edited by Esther Gabara. Duke University Press, October 2018. 216 p. Ill. ISBN 9780938989-24 (h/c), $39.95.

Reviewed September 2019
Melanie Emerson, Dean of the Library and Special Collections, School of the Art Institute of Chicago, memerson@saic.edu 

Maroja PopAmericaThe catalog Pop América 1965-1975, much like the exhibition itself, provides a thoughtful overview of how Pop Art evolved throughout Latin America. As both editor of the catalog and curator the exhibit Esther Gabara, professor of Romance Studies at Duke University, upends the typical narrative of Pop Art, which centers almost wholly on the United States and the United Kingdom. In this volume Gabara draws attention to artists, designers, and histories that have been largely overlooked in the usual telling of art history. Through a series of nine essays (in both English and Spanish) and over one-hundred plates, the well-designed catalog suggests an interconnectedness of artistic production, consumerism, mass media, popular culture, government propaganda, and political resistance during this ten-year period in Latin America. It also provides a serious investigation of the notion of America--specifically, the ways in which artists included in the exhibition were pushing against the idea of America being synonymous with the United States.

While the catalog covers a great deal of new ground, Pop América is not a comprehensive survey. Instead, it offers an expert investigation of a specific moment in contemporary Latin American art, through the particular lens of consuming, fashioning, liberating, mediating, and facing América. The organization of the catalog reflects these themes of the exhibition, and each section of the book is accompanied by an essay and a series of plates related to the theme. Often, the essays and plates situate Latin American artists among their well-known contemporaries from the United States. This adjacency offers readers the chance to see how the interplay between the hemispheres was made visible through the artists' work and actions.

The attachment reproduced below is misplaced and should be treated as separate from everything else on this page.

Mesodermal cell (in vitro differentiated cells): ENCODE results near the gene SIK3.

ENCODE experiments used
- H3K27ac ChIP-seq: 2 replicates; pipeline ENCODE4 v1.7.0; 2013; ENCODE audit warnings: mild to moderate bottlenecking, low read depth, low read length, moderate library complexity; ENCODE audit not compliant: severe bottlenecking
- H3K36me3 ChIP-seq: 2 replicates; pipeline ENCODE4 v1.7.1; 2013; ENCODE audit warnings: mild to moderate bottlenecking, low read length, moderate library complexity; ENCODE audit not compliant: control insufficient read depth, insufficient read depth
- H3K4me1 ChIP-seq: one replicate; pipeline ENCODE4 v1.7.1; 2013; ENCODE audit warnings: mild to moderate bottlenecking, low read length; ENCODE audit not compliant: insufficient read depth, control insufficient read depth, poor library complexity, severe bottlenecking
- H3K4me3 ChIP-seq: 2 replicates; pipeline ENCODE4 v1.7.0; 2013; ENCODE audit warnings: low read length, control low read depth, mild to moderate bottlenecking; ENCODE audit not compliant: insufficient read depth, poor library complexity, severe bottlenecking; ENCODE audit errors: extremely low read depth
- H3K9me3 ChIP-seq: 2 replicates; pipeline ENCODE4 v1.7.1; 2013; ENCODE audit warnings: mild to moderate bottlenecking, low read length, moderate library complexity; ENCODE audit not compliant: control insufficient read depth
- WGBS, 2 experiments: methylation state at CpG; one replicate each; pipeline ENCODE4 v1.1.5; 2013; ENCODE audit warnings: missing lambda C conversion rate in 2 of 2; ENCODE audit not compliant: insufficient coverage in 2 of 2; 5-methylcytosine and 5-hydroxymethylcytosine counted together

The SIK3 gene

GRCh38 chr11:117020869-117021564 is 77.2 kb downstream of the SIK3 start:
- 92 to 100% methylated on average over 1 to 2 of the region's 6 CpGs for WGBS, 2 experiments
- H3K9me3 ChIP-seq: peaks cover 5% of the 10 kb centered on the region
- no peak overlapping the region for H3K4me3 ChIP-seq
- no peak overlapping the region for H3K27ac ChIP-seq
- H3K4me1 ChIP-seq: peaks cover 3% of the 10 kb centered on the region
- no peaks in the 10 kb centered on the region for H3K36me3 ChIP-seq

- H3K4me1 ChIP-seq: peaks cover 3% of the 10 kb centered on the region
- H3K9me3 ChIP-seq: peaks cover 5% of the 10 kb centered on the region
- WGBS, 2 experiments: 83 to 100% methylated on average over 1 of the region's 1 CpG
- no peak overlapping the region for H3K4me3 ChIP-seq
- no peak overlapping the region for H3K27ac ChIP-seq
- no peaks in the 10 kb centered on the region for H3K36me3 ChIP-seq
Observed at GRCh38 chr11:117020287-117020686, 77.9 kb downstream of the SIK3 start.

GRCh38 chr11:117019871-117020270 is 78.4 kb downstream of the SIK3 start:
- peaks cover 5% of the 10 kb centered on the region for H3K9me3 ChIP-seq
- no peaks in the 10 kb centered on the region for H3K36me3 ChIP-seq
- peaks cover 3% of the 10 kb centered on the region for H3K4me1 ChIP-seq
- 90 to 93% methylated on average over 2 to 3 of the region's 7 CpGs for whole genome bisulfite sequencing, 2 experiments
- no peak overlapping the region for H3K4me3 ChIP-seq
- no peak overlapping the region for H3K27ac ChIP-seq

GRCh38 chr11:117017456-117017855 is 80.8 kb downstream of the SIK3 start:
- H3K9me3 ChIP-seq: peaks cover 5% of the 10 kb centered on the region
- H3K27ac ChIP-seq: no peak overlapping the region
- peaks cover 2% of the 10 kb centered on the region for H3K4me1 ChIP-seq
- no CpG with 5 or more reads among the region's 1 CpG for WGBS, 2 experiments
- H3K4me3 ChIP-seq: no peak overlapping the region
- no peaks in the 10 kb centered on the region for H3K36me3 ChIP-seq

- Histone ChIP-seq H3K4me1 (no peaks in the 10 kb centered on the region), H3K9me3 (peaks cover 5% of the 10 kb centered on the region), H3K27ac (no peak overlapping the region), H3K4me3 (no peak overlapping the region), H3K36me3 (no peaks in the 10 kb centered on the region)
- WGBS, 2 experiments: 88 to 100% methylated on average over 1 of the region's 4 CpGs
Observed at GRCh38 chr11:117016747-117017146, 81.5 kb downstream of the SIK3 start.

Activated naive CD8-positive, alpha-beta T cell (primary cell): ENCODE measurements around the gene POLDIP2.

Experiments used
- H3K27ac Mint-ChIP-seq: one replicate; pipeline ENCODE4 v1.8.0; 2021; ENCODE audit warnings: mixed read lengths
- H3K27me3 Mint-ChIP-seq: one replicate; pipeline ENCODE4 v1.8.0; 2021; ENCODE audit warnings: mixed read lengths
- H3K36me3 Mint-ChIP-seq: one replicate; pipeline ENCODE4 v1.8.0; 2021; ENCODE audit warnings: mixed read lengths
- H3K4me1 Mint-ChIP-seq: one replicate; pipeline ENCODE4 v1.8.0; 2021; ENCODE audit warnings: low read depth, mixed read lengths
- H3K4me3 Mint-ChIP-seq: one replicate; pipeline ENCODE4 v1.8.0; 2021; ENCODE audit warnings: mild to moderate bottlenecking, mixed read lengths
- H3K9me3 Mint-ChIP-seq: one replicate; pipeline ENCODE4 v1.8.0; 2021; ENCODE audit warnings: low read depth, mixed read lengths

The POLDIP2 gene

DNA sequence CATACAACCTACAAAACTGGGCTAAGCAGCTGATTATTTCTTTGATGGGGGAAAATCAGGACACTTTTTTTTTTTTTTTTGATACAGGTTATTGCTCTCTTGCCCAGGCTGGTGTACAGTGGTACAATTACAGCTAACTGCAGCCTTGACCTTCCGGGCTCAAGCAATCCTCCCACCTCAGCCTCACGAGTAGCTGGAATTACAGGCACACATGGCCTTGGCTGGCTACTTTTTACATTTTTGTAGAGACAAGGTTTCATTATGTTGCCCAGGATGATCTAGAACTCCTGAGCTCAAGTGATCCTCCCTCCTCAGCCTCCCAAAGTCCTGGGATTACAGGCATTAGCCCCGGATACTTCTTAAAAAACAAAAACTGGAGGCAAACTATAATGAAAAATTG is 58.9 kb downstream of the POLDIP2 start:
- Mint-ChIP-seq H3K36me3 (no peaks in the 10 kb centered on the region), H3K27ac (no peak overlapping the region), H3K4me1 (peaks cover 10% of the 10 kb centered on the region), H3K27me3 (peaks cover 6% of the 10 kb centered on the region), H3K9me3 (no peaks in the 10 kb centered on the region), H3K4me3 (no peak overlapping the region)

The essays constitute a new volume of scholarship rooted in substantial primary source material, theoretical context, and archival research. The contributors to the catalog provide sharp analysis and thought-provoking insight into the artistic practices of those included in the exhibition. But more importantly, they present a new articulation of Pop Art in terms that go beyond the traditional canon.

The straight-forward design and layout of this volume allow for easy navigation that does not force a linear reading. The abundance of large-scale color plates and other illustrations make it a joy to flip through. While, each essay includes detailed notes, a more extensive bibliography would offer more opportunity for further research. Also included at the end of the publication is an exhibition checklist, a list of lenders, and contributor biographies. The catalog, along with other recent publications on Latin American contemporary art, contribute to a more inclusive discourse about art history, and should be considered a valuable resource to any library supporting research in the fields of art history, art, and design.